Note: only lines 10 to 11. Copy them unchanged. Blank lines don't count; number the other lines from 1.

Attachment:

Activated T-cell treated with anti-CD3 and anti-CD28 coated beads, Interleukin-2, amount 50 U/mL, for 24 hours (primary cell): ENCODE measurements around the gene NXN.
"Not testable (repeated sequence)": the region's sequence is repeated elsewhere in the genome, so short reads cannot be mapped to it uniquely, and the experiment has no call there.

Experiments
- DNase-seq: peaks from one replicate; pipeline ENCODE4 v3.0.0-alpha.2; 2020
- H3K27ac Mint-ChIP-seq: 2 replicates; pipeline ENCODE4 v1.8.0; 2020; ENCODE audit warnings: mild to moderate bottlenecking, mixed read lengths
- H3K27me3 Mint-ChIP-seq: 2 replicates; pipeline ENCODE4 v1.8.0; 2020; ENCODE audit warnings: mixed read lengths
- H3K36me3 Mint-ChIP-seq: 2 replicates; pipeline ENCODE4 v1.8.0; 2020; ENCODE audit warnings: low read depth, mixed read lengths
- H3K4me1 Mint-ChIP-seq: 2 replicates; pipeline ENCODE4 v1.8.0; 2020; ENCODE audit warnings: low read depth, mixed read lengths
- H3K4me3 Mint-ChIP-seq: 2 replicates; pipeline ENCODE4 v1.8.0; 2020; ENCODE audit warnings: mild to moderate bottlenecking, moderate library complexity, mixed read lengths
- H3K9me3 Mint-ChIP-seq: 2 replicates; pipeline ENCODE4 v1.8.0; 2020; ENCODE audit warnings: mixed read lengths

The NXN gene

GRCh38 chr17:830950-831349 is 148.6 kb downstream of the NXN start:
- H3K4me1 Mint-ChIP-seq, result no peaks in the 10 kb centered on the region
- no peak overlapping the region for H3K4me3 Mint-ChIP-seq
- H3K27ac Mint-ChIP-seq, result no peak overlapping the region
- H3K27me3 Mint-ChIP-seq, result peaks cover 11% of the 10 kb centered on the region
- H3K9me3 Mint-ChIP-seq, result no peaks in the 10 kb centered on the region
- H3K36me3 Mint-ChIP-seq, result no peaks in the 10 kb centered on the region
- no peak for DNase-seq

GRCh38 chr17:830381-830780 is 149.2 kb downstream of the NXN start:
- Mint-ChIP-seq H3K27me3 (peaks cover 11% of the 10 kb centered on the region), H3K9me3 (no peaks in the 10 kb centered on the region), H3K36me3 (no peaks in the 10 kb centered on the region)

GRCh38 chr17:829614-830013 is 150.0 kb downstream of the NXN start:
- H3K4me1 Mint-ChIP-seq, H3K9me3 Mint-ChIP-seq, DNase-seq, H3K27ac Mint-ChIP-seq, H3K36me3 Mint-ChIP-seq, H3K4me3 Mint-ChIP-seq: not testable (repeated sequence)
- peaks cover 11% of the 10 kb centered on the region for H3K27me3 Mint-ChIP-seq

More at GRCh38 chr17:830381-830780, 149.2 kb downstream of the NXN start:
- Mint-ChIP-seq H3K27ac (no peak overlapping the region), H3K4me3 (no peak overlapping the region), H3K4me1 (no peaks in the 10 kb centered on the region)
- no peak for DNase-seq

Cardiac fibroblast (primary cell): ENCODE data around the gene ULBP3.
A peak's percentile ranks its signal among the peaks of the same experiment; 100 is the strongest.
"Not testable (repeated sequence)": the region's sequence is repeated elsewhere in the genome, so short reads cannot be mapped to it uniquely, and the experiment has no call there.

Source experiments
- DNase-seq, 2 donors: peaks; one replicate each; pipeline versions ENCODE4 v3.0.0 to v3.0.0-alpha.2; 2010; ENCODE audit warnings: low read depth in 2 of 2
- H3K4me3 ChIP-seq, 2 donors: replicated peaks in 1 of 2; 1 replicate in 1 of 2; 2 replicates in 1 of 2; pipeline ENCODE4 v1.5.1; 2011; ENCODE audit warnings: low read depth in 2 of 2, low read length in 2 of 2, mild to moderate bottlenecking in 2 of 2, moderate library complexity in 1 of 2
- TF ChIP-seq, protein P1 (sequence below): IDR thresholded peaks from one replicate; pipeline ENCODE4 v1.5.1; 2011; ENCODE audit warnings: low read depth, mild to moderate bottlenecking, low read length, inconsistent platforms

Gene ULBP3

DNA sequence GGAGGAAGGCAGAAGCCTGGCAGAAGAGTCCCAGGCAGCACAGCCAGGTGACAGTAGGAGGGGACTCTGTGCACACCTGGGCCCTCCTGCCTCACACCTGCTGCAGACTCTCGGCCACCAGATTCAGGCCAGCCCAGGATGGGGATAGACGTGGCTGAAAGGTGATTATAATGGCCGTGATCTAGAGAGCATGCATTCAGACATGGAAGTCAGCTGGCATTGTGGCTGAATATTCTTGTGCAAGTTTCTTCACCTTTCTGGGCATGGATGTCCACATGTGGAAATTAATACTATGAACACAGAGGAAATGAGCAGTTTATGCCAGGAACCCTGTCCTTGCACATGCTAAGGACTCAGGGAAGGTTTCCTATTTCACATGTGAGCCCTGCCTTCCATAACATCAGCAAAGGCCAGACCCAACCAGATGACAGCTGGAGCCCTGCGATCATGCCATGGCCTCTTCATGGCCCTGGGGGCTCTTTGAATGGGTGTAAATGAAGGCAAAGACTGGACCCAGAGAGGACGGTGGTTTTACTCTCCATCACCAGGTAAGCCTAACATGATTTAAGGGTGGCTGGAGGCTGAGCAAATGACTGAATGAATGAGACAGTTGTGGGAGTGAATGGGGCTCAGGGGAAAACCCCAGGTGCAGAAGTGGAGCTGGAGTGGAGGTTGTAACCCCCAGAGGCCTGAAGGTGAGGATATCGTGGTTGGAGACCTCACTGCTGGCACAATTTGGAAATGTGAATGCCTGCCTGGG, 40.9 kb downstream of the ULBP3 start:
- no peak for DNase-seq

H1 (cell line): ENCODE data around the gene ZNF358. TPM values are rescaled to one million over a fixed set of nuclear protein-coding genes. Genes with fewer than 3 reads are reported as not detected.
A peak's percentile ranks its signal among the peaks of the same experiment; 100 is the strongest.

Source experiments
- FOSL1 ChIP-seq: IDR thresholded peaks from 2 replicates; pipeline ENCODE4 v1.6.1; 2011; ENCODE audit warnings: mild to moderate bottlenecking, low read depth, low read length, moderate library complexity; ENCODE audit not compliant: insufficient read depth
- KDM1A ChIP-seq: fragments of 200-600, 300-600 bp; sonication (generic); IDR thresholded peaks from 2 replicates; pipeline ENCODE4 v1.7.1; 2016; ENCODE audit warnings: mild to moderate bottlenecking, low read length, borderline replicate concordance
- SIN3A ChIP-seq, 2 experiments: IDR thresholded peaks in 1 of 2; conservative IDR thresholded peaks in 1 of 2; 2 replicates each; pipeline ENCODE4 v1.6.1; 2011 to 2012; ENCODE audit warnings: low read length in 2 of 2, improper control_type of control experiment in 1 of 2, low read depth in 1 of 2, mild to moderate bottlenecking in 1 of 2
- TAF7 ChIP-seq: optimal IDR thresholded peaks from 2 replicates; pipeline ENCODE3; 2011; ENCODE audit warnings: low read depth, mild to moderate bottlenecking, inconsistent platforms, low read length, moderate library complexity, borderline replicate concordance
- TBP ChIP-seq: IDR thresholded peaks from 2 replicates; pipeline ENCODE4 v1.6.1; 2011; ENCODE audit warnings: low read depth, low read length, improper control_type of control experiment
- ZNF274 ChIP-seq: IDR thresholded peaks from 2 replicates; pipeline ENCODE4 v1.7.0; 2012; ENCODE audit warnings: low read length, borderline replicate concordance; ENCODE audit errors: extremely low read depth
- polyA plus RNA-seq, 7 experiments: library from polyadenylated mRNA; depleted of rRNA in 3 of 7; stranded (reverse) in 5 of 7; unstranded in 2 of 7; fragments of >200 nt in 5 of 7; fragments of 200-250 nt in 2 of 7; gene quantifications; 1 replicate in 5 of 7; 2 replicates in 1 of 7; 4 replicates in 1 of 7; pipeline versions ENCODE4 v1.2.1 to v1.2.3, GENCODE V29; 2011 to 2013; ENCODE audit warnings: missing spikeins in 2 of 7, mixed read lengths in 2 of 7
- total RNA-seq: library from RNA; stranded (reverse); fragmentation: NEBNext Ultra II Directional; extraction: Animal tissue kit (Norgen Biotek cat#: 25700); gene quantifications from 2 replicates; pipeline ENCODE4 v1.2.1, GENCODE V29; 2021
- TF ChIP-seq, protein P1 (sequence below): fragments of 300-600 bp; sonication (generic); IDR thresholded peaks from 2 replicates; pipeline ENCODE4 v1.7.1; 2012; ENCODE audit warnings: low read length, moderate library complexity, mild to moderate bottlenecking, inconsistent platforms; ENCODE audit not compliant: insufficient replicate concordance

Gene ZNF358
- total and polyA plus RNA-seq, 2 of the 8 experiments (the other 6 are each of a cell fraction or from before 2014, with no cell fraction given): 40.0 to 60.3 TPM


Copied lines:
- H3K9me3 Mint-ChIP-seq: 2 replicates; pipeline ENCODE4 v1.8.0; 2020; ENCODE audit warnings: mixed read lengths

The NXN gene